Harry is characterized by the trouble he causes others dealing with him, in vein with Hitchcock’s 1955 film. However, where the movie character is deceased, in the story below he is much alive and kicking. Now try this: (loosely) replace Harry below with some other protagonist of your choice kicking up trouble, like ‘my local bank’, ‘soccer league’ or … Enjoy it!
Harry in general works poorly or not at all. He grows 5-6% each year and as he does, he tends to encroach (make you do stuff), redistributing human effort into different forms. He either works by himself or not at all and if he doesn’t, you can’t make him – forcing doesn’t help. Should he work, leave him alone and don’t change anything.
A new Harry generates new problems, so do without him if possible. If you can’t, then keep him as small as possible. If designed from scratch for a complex task, he will never work and cannot be made to work. You then need to start over, beginning with a simple design. If made by expanding the dimensions of a smaller version, he will not behave like the smaller version. You need to start over also. Plan to scrap the first version, you will anyway.
He develops his own goals the instant he comes into being and follows those unscrupulously, regardless of any need or of changed conditions. He can’t be fully known and is his own best explanation. Harry is capable of failing in an infinite number of ways and will be operating in failure mode most of the time. Growing in size and complexity, new functions appear suddenly in a stepwise fashion as he loses basic functions.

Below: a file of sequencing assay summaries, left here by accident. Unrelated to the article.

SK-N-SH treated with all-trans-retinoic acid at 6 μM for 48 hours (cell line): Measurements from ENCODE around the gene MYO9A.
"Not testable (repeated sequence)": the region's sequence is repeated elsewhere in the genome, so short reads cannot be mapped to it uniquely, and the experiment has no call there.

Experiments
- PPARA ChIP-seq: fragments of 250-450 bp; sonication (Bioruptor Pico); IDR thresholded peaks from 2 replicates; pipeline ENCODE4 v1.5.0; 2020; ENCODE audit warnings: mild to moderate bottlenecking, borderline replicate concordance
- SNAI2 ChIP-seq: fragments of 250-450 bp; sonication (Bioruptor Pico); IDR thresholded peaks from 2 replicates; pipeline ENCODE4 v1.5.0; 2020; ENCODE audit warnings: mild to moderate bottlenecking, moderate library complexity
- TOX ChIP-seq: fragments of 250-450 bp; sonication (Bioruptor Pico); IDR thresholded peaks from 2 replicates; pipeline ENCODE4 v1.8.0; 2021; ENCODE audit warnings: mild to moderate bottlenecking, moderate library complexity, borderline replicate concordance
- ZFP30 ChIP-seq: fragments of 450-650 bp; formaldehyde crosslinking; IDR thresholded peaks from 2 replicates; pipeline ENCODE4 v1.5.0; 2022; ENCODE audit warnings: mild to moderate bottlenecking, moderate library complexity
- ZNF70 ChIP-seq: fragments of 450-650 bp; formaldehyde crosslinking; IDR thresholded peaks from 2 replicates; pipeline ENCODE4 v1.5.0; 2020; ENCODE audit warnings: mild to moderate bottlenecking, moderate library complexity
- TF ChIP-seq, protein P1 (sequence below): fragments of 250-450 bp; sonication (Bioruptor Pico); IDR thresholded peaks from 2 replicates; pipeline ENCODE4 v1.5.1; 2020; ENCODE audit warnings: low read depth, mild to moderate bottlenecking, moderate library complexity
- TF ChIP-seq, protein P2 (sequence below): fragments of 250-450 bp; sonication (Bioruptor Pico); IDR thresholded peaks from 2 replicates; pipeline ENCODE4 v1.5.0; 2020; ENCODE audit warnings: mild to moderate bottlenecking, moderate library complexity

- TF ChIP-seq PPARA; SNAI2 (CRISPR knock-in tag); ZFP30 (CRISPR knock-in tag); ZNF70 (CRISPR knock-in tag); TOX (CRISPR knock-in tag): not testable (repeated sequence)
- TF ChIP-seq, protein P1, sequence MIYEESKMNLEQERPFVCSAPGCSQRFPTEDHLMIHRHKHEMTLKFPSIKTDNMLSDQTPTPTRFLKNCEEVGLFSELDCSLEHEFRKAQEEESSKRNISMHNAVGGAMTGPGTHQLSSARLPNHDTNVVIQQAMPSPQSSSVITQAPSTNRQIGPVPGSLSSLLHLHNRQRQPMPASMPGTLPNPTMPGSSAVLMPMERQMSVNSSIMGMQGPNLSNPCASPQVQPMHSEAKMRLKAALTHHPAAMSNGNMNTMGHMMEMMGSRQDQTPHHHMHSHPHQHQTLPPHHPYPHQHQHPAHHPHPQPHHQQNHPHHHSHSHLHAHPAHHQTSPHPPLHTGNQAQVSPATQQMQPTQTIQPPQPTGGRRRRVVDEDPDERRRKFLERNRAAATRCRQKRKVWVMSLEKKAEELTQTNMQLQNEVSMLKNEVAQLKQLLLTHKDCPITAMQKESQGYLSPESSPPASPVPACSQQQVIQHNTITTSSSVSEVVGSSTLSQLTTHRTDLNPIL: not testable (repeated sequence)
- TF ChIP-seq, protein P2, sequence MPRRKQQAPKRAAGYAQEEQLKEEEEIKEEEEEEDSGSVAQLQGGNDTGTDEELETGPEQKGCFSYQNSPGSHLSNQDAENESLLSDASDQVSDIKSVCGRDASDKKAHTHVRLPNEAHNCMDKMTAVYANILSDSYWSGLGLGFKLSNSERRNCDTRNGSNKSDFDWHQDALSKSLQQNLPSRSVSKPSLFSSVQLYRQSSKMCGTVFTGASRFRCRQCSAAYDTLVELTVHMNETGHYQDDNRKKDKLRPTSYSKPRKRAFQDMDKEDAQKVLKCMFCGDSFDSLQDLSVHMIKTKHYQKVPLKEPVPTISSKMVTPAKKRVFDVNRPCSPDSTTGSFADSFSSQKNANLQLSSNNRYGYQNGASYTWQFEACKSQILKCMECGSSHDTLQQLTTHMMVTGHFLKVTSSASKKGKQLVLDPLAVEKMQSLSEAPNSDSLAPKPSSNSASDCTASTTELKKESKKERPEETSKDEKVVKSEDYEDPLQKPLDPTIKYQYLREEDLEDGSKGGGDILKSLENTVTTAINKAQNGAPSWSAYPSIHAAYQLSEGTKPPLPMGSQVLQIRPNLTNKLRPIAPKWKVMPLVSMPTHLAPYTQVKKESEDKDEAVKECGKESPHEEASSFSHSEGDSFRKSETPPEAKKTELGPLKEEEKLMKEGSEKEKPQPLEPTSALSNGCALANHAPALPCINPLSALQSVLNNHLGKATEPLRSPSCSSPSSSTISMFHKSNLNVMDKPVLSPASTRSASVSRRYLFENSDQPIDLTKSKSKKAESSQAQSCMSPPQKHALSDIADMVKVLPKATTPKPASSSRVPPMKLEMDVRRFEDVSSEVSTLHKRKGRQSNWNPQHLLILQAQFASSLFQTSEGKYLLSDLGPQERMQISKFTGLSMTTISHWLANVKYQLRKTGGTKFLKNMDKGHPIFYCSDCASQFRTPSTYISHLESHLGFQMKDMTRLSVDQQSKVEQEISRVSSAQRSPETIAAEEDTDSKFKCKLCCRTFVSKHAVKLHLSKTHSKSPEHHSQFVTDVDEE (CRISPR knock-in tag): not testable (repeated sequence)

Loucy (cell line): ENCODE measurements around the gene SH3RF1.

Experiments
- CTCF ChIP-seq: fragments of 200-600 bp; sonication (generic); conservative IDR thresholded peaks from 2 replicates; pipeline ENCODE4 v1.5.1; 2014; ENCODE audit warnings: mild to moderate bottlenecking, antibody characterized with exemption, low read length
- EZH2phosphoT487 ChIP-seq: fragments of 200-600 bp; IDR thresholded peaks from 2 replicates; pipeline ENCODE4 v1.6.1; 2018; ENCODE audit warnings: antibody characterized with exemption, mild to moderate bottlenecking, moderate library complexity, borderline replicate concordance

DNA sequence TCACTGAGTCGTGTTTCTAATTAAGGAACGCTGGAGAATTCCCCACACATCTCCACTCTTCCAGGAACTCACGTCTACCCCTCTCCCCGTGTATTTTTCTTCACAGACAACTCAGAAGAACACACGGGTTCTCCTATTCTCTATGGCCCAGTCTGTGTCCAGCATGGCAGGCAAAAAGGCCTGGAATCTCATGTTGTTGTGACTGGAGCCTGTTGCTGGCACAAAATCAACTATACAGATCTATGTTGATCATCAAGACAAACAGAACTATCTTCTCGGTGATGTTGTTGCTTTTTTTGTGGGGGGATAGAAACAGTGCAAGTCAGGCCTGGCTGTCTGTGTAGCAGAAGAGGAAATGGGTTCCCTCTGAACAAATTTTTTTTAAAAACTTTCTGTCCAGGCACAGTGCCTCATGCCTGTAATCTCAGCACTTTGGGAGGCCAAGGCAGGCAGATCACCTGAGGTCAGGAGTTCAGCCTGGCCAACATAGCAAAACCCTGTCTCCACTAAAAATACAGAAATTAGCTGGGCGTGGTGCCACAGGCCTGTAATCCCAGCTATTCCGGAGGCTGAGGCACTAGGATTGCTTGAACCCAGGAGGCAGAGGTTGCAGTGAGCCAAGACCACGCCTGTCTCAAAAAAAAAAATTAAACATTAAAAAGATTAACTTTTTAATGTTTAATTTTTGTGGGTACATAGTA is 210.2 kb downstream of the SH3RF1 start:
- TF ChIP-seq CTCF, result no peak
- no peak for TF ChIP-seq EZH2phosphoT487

Harry typically displays unexpected ‘prima donna’ behavior: he kicks back, gets in the way and tends to oppose his own functions. Now fully prepared for the past, he tends to malfunction conspicuously just after his greatest triumph. Temporary patches meant to improve will become permanent and former versions continue to haunt later ones. Internal operations define his functions and the larger he is, the less is the variety offered. If large, he is capable of bringing about errors of mind-boggling proportions.
He tends to attract Harry-kind-of-people. People ‘in his circles’ do not do what he says they are doing. His interface with individuals tends to be narrow anyway. To be fair: he himself is not exactly doing what he says he is doing. So the names of things are not the thing itself: they are what they are reported to be: if Harry says it happened, it happened.
Information from outside his inner circle tends to decrease and ‘home grown information’ increases for individuals in it: the outside fades and becomes less important. The meaning of communication with Harry is: feedback hasn’t fed back, until he changes his course. If he ignores it, he has begun the process of terminal instability.
In order to remain unchanged, he must change and that is The Trouble With Harry.